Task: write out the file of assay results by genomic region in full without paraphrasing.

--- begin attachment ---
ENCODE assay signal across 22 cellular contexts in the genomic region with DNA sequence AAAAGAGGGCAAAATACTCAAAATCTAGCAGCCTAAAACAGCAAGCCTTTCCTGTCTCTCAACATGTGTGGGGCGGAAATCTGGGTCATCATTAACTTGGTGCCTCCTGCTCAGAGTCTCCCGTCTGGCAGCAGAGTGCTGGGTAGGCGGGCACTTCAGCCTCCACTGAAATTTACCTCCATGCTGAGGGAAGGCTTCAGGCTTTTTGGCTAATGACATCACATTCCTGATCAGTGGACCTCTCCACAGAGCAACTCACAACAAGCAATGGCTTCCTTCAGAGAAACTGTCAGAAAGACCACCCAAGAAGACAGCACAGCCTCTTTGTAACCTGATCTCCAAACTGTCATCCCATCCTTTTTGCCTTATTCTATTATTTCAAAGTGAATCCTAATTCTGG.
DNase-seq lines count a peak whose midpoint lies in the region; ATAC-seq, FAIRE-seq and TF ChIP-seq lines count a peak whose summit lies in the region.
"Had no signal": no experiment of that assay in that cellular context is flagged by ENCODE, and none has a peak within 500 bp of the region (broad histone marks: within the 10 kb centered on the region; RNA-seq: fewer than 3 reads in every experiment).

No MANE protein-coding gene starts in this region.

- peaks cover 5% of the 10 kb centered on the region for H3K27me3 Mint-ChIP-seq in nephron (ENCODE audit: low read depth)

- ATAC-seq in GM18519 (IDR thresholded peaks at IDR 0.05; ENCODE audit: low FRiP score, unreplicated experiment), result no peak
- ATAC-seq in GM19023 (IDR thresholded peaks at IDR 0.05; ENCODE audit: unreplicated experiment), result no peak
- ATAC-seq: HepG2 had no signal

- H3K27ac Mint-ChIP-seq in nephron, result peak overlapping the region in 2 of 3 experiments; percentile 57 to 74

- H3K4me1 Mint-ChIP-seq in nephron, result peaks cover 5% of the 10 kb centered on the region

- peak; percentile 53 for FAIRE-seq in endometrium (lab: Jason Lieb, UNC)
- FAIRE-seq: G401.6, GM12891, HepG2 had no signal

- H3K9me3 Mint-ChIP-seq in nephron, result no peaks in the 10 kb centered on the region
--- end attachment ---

ENCODE assay signal across 22 cellular contexts in the genomic region with DNA sequence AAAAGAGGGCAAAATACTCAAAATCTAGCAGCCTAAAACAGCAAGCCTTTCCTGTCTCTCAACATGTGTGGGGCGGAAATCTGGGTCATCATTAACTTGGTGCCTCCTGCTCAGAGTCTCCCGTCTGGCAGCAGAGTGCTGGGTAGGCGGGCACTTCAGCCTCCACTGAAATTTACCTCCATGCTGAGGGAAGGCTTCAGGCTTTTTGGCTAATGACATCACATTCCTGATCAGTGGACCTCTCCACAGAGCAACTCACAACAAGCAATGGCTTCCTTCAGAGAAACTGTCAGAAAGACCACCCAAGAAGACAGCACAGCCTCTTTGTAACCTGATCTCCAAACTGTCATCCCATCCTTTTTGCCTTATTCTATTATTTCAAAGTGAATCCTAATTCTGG.
DNase-seq lines count a peak whose midpoint lies in the region; ATAC-seq, FAIRE-seq and TF ChIP-seq lines count a peak whose summit lies in the region.
"Had no signal": no experiment of that assay in that cellular context is flagged by ENCODE, and none has a peak within 500 bp of the region (broad histone marks: within the 10 kb centered on the region; RNA-seq: fewer than 3 reads in every experiment).

No MANE protein-coding gene starts in this region.

- peaks cover 5% of the 10 kb centered on the region for H3K27me3 Mint-ChIP-seq in nephron (ENCODE audit: low read depth)

- ATAC-seq in GM18519 (IDR thresholded peaks at IDR 0.05; ENCODE audit: low FRiP score, unreplicated experiment), result no peak
- ATAC-seq in GM19023 (IDR thresholded peaks at IDR 0.05; ENCODE audit: unreplicated experiment), result no peak
- ATAC-seq: HepG2 had no signal

- H3K27ac Mint-ChIP-seq in nephron, result peak overlapping the region in 2 of 3 experiments; percentile 57 to 74

- H3K4me1 Mint-ChIP-seq in nephron, result peaks cover 5% of the 10 kb centered on the region

- peak; percentile 53 for FAIRE-seq in endometrium (lab: Jason Lieb, UNC)
- FAIRE-seq: G401.6, GM12891, HepG2 had no signal

- H3K9me3 Mint-ChIP-seq in nephron, result no peaks in the 10 kb centered on the region